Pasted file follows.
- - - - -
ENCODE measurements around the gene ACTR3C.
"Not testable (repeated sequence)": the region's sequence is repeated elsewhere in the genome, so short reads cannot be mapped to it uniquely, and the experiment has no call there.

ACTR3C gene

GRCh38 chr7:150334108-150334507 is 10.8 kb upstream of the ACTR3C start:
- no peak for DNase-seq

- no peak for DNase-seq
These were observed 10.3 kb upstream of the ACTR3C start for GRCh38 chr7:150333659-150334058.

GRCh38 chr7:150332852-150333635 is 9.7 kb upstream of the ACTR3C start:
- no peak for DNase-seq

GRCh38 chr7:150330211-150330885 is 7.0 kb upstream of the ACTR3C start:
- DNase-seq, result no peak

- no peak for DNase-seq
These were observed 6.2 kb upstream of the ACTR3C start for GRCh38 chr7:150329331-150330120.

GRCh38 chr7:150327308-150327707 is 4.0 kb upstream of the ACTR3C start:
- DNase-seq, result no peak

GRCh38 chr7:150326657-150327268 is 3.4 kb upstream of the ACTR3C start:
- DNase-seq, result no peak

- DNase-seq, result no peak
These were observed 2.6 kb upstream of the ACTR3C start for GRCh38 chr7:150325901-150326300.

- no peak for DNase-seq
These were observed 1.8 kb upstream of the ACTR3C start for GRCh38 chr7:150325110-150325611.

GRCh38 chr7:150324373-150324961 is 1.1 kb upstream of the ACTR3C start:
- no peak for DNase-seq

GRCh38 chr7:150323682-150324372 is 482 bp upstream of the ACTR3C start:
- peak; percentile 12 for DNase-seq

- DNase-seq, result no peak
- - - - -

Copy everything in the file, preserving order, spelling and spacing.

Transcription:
ENCODE measurements around the gene ACTR3C.
"Not testable (repeated sequence)": the region's sequence is repeated elsewhere in the genome, so short reads cannot be mapped to it uniquely, and the experiment has no call there.

ACTR3C gene

GRCh38 chr7:150334108-150334507 is 10.8 kb upstream of the ACTR3C start:
- no peak for DNase-seq

- no peak for DNase-seq
These were observed 10.3 kb upstream of the ACTR3C start for GRCh38 chr7:150333659-150334058.

GRCh38 chr7:150332852-150333635 is 9.7 kb upstream of the ACTR3C start:
- no peak for DNase-seq

GRCh38 chr7:150330211-150330885 is 7.0 kb upstream of the ACTR3C start:
- DNase-seq, result no peak

- no peak for DNase-seq
These were observed 6.2 kb upstream of the ACTR3C start for GRCh38 chr7:150329331-150330120.

GRCh38 chr7:150327308-150327707 is 4.0 kb upstream of the ACTR3C start:
- DNase-seq, result no peak

GRCh38 chr7:150326657-150327268 is 3.4 kb upstream of the ACTR3C start:
- DNase-seq, result no peak

- DNase-seq, result no peak
These were observed 2.6 kb upstream of the ACTR3C start for GRCh38 chr7:150325901-150326300.

- no peak for DNase-seq
These were observed 1.8 kb upstream of the ACTR3C start for GRCh38 chr7:150325110-150325611.

GRCh38 chr7:150324373-150324961 is 1.1 kb upstream of the ACTR3C start:
- no peak for DNase-seq

GRCh38 chr7:150323682-150324372 is 482 bp upstream of the ACTR3C start:
- peak; percentile 12 for DNase-seq

- DNase-seq, result no peak